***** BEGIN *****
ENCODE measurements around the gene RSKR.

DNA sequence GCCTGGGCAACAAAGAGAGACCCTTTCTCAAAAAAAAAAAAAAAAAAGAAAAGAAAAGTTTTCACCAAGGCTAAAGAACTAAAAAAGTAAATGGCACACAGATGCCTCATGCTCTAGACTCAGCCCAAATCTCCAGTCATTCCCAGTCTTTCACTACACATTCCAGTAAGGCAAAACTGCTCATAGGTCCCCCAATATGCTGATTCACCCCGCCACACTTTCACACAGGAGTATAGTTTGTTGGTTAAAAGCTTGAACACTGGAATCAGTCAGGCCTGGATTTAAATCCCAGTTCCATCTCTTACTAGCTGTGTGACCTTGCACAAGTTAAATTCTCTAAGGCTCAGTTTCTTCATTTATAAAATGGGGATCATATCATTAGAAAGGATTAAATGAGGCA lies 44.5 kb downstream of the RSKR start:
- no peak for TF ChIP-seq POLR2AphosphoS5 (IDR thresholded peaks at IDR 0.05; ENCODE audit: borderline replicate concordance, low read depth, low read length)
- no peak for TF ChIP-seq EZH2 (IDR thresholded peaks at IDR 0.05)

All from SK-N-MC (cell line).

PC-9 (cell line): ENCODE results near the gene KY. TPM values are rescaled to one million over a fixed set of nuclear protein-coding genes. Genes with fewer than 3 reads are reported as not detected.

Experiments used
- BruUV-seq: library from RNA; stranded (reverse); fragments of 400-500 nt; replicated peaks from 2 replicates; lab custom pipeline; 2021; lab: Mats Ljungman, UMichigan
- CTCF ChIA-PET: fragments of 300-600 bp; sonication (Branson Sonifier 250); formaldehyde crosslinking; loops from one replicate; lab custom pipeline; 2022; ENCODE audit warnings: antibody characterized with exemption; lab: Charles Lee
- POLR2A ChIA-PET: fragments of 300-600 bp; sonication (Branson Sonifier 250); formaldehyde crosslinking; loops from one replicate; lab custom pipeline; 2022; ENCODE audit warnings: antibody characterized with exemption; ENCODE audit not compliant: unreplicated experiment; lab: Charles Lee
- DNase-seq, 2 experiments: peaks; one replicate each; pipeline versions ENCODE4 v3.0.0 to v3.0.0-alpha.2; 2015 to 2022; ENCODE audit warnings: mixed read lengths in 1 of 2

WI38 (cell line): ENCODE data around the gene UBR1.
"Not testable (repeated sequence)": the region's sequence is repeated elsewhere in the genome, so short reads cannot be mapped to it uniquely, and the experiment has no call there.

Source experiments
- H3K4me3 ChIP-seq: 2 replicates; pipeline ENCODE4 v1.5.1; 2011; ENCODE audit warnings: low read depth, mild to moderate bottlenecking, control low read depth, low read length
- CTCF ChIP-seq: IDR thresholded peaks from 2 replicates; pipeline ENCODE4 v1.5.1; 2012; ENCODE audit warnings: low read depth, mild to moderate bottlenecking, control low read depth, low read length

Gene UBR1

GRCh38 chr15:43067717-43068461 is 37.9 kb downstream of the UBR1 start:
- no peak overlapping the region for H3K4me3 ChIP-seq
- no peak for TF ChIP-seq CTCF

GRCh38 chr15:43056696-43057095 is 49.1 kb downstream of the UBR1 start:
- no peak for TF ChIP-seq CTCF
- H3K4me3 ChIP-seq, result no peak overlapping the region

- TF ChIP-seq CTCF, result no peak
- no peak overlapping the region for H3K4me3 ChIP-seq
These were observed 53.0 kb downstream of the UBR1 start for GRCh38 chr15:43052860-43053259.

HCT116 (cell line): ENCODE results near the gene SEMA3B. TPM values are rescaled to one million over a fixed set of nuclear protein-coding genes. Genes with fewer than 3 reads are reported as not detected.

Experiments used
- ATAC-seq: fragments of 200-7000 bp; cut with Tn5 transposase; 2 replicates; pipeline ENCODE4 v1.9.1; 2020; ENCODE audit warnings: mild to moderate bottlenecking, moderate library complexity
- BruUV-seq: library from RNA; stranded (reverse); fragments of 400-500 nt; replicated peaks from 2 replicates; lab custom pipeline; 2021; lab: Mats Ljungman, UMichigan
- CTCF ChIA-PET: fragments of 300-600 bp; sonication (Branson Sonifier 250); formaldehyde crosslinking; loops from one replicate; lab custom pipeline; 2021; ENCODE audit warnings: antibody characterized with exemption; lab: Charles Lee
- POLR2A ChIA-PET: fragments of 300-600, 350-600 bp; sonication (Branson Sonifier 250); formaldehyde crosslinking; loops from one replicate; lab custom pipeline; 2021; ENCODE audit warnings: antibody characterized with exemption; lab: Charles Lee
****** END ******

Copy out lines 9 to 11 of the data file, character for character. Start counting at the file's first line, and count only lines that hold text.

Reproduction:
- CTCF ChIA-PET: fragments of 300-600 bp; sonication (Branson Sonifier 250); formaldehyde crosslinking; loops from one replicate; lab custom pipeline; 2022; ENCODE audit warnings: antibody characterized with exemption; lab: Charles Lee
- POLR2A ChIA-PET: fragments of 300-600 bp; sonication (Branson Sonifier 250); formaldehyde crosslinking; loops from one replicate; lab custom pipeline; 2022; ENCODE audit warnings: antibody characterized with exemption; ENCODE audit not compliant: unreplicated experiment; lab: Charles Lee
- DNase-seq, 2 experiments: peaks; one replicate each; pipeline versions ENCODE4 v3.0.0 to v3.0.0-alpha.2; 2015 to 2022; ENCODE audit warnings: mixed read lengths in 1 of 2